Less than a month after its purported H-bomb test, North Korea announced Tuesday it is planning a rocket launch as soon as next week. Though speculation of a launch had been growing for about a week, experts say that with underground railways, giant tarps and a movable launchpad structure in place the North is getting a lot better at hiding its preparations.
North Korea’s announcement it is preparing a rocket, which it made by informing international organizations of a Feb. 8-25 launch window, comes after what it claimed was its first H-bomb test on Jan. 6 and statements by American and Japanese officials that they were seeing heightened activity at its main rocket facility. The news also came just hours after China’s point man on Korean issues arrived in Pyongyang for talks, presumably about the nuclear test, which Beijing has denounced.
North Korea typically informs groups such as the International Maritime Organization of a pending launch so that cautions can be issued for shipping in the area. The IMO’s press office in London confirmed it had been informed of the plan on Tuesday.
The announcement ends speculation over whether North Korea was actually preparing a rocket. Though it says the rocket will carry a Kwangmyongsong — or Bright Star — Earth observation satellite, the type of rocket that will be used is not yet clear.
There are indications — including the construction of a new and taller gantry, visible in commercial satellite imagery — that it could be a bigger and better version of the Unha 3 space launch vehicle that lifted off from the Sohae facility in 2012, on the west coast of North Korea.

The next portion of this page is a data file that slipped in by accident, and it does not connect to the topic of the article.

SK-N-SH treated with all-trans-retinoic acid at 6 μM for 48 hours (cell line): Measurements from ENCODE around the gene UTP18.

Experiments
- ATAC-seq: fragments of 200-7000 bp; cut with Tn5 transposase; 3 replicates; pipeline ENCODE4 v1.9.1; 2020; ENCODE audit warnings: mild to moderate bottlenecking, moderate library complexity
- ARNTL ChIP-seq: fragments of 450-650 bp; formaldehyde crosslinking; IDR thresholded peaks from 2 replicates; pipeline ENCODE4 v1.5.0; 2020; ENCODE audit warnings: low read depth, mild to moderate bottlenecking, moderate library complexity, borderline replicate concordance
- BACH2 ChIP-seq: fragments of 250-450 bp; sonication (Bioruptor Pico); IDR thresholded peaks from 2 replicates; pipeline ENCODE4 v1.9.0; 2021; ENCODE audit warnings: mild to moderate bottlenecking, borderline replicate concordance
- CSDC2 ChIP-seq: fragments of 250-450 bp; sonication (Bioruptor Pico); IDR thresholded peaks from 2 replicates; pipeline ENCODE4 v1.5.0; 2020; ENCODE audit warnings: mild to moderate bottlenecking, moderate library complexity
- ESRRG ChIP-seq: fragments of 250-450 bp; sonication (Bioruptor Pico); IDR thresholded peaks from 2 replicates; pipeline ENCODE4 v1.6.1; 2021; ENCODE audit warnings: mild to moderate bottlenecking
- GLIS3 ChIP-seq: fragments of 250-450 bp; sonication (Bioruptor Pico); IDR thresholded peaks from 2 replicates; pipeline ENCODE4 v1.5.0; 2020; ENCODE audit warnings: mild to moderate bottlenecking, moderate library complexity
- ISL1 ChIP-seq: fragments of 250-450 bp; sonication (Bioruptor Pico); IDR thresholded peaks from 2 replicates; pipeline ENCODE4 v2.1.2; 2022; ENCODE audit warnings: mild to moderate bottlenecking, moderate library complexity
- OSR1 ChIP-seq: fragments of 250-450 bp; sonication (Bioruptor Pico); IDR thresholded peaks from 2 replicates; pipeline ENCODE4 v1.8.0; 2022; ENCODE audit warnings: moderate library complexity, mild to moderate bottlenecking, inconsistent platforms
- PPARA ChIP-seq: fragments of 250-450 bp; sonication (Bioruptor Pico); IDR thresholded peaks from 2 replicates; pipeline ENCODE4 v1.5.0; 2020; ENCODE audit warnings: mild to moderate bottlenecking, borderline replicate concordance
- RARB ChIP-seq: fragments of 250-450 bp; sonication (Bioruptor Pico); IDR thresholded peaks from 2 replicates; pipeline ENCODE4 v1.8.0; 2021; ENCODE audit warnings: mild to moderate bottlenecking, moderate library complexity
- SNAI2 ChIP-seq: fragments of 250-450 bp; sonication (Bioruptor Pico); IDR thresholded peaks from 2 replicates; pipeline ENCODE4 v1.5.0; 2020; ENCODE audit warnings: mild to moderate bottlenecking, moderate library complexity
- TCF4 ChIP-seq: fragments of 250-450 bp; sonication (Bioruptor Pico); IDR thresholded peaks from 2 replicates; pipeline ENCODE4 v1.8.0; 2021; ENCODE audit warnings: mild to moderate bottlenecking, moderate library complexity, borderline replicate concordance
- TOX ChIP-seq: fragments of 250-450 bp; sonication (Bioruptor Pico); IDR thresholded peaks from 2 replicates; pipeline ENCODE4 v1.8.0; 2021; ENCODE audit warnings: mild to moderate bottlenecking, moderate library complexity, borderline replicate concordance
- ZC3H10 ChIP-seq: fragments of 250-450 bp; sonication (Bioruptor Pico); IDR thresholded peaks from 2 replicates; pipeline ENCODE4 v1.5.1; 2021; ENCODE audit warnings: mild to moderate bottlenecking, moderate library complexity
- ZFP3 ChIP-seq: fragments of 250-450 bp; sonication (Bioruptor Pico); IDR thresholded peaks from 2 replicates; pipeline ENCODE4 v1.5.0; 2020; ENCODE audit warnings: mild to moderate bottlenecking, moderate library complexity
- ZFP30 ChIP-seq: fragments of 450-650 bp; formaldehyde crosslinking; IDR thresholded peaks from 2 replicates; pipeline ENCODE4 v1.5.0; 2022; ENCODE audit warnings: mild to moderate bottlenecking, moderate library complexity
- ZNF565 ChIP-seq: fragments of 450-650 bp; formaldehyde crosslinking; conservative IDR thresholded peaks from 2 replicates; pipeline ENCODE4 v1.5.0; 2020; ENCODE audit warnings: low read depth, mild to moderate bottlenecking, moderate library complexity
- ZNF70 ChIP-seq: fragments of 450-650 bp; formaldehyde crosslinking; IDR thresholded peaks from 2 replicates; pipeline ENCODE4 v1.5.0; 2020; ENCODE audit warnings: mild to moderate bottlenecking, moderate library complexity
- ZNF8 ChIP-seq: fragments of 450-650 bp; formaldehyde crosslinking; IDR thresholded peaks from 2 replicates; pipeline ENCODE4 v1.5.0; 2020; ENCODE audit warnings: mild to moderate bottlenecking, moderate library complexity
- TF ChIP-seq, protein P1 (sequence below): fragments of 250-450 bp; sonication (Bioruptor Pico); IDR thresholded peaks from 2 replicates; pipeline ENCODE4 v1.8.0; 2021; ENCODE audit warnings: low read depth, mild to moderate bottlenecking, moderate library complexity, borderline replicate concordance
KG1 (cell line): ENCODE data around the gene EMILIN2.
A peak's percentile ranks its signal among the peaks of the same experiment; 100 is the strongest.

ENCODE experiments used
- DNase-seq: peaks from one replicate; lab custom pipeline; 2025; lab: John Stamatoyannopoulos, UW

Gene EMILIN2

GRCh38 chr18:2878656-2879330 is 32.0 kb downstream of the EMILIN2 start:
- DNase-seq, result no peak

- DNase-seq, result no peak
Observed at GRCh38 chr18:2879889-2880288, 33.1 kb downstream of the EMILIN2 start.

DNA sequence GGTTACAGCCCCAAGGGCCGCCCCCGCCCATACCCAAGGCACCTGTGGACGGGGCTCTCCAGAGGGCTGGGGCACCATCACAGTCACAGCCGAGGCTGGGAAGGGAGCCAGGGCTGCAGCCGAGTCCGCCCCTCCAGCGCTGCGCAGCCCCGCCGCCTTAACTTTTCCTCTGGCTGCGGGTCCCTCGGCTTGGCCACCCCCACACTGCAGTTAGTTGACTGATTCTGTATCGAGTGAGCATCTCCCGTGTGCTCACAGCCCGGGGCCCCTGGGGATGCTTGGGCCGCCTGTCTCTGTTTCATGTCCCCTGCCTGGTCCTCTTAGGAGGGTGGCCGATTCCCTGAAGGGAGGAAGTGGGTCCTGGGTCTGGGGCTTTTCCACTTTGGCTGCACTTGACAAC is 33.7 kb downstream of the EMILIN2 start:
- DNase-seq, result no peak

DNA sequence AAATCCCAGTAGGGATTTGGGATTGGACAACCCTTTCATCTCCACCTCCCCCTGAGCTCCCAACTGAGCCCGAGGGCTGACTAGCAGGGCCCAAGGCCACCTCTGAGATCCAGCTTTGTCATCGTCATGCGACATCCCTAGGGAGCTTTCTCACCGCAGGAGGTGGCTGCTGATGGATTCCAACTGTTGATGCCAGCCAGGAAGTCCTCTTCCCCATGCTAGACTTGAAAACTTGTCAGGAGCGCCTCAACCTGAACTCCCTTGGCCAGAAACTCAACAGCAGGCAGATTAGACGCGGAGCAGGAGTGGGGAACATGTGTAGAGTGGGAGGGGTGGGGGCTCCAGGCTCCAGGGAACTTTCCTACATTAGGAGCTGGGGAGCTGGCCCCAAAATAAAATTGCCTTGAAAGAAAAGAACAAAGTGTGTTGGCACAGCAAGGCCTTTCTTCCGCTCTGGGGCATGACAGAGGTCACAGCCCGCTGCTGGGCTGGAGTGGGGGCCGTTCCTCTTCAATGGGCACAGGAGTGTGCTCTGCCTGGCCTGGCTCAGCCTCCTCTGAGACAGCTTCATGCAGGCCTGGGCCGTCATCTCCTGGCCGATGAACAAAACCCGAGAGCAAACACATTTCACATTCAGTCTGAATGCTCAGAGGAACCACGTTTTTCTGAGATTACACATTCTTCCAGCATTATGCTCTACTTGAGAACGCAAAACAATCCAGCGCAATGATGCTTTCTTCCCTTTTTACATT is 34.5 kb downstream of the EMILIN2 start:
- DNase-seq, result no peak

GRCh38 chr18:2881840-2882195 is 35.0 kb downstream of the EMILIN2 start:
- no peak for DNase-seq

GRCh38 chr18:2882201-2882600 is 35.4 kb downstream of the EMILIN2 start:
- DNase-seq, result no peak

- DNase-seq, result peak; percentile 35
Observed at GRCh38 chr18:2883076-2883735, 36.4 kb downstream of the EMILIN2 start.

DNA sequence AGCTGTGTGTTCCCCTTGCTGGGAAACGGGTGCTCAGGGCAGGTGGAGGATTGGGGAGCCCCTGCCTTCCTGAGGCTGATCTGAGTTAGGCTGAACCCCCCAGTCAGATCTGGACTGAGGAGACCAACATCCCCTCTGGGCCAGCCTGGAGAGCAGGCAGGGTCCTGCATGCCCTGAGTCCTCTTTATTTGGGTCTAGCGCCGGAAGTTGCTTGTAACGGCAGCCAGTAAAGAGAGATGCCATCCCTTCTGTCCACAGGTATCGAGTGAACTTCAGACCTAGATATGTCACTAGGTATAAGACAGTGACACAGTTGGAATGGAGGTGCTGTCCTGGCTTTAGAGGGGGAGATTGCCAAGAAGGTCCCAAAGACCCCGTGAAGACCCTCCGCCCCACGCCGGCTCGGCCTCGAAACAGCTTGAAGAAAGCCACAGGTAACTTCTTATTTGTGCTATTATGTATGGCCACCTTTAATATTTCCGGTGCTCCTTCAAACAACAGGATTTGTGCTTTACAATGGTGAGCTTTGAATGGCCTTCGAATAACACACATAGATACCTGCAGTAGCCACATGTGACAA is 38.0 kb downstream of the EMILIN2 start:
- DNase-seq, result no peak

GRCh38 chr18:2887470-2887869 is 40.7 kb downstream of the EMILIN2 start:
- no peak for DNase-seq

That would be in line with North Korea’s own previous announcements.
The Unha 3 successfully delivered North Korea’s first satellite into Earth orbit. A January 2013 report by Rodong Sinmun, the ruling party newspaper, which has since been deleted from its online edition, quoted a scientist as saying there would be a series of launches of observation and communication satellites culminating with Unha 9, which would carry a lunar orbiter. A North Korean space agency official told an AP television crew last year that more satellite launches are planned in the years ahead, but didn’t elaborate.
Models of the larger and much more formidable-looking Unha 9 rocket have since been displayed at various events in North Korea, including annual flower shows held in honor of national founder Kim Il Sung and his son, Kim Jong Il. Unha means galaxy.
Although there are important differences, the United States and others have strongly criticized such rocket launches because similar technologies can be used in the development of ICBMs, which North Korea is banned from doing under U.N. restrictions. North Korea says that it has the right to maintain a peaceful space program.
Tightening its punitive squeeze on North Korea, the U.S. Treasury on Jan. 17 announced sanctions on 11 individuals and entities involved in Iran’s ballistic missile program, including Iranian officials it said had direct links to North Korea and work being done by the North on “an 80-ton rocket booster.”
It said two of the sanctioned Iranians “have been critical to the development of the 80-ton rocket booster, and both traveled to Pyongyang during contract negotiations.” Iran has, coincidentally, suggested it might also conduct a rocket launch this month.